Here are some of the latest health and medical news developments, compiled by the editors of HealthDay:
Three-Week-Old Boy Receives Heart Transplant
A baby boy in California is recovering well 2 weeks after he received a life-saving heart transplant when he was just 3 weeks old.
Dravyn Johnson, of Orange County, was born with a severe heart defect and was transferred to Mattel Children's Hospital UCLA when he was just a few days old. It was impossible to repair his heart, so surgeons put him on the transplant list, CBS News reported.
A new heart -- the size of strawberry -- became available sooner than expected and Dravyn became the youngest heart transplant recipient at UCLA in 25 years.
He was released from the hospital on Wednesday and is spending his first day at home. He will require follow-up appointments and is expected to remain on medications. Doctors said his new heart should last 20 years before he'll need another transplant, CBS News reported.
Deaths From Extreme Cold Highest in Rural Areas of Western U.S.
The rate of cold-related deaths in rural areas of the western United States is much higher than in other regions of the country, according to a new study.
Centers for Disease Control and Prevention researchers analyzed more than 5,800 cold-related deaths that occurred nationwide from 2010 to 2013. The cold-related death rate was 20.5 per million in rural areas of the western U.S., compared with 4.5 to 7.8 per million in other rural regions.
Cold-related death rates in urban areas ranged from 2.9 to 5 per million, according to the study in BMJ.
Many rural counties in the western U.S. have high poverty rates, the researchers noted. An earlier CDC study found an increased risk of cold-related death among people who lived in areas with rapid temperature changes, large shifts in nighttime temperatures, and at high elevations.
Previous research has shown that the risk of cold-related death is highest among older adults, infants, men, blacks, and people with chronic health problems such as heart and lung diseases.
The study also found that weather-related deaths from extreme heat and cold, storms, and floods, can be up to seven times higher in low-income counties than in high-income counties.
Tulane Lab Worker Tests Positive for Deadly Bacteria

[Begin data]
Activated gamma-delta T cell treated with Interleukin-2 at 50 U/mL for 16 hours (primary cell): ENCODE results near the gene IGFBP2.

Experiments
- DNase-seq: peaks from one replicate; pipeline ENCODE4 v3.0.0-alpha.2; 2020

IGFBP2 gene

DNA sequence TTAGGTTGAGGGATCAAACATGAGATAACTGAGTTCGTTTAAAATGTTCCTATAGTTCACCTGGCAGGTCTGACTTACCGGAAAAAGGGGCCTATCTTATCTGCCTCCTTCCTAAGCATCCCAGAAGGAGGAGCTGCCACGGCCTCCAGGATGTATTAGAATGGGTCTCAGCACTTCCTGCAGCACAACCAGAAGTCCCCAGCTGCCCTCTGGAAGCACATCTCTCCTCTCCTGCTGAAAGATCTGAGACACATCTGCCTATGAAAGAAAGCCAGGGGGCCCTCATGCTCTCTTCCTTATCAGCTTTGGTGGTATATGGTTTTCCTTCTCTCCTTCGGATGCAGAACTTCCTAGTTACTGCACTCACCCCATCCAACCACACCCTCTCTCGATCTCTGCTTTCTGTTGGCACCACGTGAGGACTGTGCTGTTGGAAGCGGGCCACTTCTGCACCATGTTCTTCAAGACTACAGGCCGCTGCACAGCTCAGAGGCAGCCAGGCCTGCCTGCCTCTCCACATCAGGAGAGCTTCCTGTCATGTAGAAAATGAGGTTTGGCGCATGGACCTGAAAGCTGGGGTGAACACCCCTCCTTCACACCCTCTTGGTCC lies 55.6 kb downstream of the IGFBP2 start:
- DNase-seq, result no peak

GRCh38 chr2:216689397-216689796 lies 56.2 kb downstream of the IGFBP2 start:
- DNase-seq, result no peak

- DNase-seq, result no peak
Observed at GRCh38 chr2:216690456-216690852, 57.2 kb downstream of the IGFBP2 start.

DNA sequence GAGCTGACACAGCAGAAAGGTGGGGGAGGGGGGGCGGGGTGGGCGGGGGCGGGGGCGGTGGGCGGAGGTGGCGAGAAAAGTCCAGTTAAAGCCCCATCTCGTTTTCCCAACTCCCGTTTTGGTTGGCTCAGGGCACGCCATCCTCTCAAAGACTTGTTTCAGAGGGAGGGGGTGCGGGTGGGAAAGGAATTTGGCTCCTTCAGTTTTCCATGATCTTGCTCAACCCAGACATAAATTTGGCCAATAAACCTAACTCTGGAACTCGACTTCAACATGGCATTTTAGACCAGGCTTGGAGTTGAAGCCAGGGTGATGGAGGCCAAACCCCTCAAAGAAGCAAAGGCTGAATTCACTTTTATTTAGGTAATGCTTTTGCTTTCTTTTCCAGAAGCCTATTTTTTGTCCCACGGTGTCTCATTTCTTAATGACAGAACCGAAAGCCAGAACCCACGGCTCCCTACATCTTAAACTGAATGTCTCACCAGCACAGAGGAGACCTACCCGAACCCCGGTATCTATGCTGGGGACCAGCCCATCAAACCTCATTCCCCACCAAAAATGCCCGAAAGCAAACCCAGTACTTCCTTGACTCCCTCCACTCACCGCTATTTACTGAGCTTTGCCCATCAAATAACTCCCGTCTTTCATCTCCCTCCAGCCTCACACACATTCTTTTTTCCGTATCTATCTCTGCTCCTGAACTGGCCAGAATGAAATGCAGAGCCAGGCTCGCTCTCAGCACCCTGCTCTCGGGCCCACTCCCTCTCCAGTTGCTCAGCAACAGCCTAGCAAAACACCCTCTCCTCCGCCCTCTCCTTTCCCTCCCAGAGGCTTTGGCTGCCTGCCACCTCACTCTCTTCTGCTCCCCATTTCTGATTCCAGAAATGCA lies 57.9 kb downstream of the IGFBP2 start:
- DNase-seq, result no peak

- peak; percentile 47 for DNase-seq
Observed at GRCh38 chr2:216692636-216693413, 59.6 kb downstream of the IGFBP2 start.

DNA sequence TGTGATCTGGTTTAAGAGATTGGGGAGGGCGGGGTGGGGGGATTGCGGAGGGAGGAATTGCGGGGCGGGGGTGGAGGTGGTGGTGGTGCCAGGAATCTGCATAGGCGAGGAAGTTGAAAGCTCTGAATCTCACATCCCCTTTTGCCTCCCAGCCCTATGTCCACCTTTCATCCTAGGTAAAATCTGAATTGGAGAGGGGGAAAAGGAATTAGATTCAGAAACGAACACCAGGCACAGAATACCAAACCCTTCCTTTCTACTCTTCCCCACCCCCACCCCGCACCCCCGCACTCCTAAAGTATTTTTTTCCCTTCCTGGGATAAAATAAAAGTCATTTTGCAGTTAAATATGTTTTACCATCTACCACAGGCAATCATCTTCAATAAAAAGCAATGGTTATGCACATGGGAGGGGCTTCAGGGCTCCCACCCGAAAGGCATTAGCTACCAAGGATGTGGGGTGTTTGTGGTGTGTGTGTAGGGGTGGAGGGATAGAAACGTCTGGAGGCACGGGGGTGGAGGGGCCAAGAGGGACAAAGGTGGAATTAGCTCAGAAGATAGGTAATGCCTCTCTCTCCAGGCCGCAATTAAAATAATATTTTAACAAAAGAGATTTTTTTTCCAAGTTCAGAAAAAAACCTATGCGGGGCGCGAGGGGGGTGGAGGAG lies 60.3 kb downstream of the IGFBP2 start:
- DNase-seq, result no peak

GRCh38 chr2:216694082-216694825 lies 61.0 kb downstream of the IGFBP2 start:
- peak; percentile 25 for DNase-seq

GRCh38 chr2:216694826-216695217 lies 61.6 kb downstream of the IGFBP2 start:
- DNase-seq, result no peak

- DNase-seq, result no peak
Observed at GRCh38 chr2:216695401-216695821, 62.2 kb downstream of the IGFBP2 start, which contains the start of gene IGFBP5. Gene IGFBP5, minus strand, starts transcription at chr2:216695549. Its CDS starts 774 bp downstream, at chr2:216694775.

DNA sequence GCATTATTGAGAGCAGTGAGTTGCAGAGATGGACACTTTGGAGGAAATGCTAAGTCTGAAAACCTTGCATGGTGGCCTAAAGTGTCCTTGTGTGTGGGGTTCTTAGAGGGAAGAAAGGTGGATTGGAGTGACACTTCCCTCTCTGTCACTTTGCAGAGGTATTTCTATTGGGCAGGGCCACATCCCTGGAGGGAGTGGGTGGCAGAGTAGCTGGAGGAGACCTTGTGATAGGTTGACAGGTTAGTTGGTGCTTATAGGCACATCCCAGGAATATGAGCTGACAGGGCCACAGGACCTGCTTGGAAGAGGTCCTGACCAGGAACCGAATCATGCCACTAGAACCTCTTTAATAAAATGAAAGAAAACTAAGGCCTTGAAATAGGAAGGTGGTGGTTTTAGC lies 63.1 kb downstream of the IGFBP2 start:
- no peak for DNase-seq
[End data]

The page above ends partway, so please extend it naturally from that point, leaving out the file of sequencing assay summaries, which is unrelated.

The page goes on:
A lab worker is the first person to test positive for a deadly bacteria that escaped a primate research laboratory, a Tulane University spokeswoman says.
Initial blood tests from the animal clinic employee at the Tulane National Primate Center in New Orleans showed current or prior exposure to burkholderia pseudomallei bacteria, ABC News reported.
However, the levels of antibodies to the bacteria were so low they were within levels that sometimes occur among members of the public with no exposure to the bacteria, and the worker showed no symptoms, Tulane officials said.
The Centers for Disease Control and Prevention will conduct further tests to confirm the initial results.
At least eight monkeys at the primate center initially tested positive for the bacteria, which is more commonly found in Southeast Asia and Northern Australia, ABC News reported.
A federal investigator also tested positive for exposure to the bacteria, but it wasn't clear if the exposure occurred at the primate center or when the investigator visited an infected region, the CDC said.
New Type of Artificial Heart Could Offer Permanent Replacement For Failing Hearts
A new type of artificial heart that propels blood through the body instead of pumping it could offer the first permanent mechanical replacement for people with failing hearts, according to the researchers working on the device.
Because of the heavy workload, an artificial heart that uses many moving parts to pump blood would quickly wear out, Dr. William Cohn, chief medical officer of BiVACOR, told ABC News.
But there is only one moving part in the bionic heart being developed by BiVACOR, which is headquartered at the Texas Heart Institute in Houston.
"The device has performed in many respects better than any artificial heart anybody has come up with in the last 50 years," Cohn told ABC News.
He and his colleagues consider it the "first legitimate shot on goal for a permanent mechanical replacement for the failing human heart," he added.
Most Listeria Outbreak Wrongful-Death Lawsuits Settled
Most of the wrongful-death lawsuits arising from a deadly listeria outbreak in 2011 have been settled. The outbreak that killed 33 people and sickened more than 140 others was traced to a cantaloupe farm in Colorado.
On Wednesday, a Denver District Court judge approved settlements for relatives of 30 of the people who died. The families sued companies that handled or sold the melons, the Associated Press reported.
In addition, lawsuits by 20 people who became ill in the outbreak were settled.
Details of the proposed settlements are confidential, said plaintiffs' attorney Bill Marler, who noted that medical expenses from those cases were more than $12 million, the AP reported.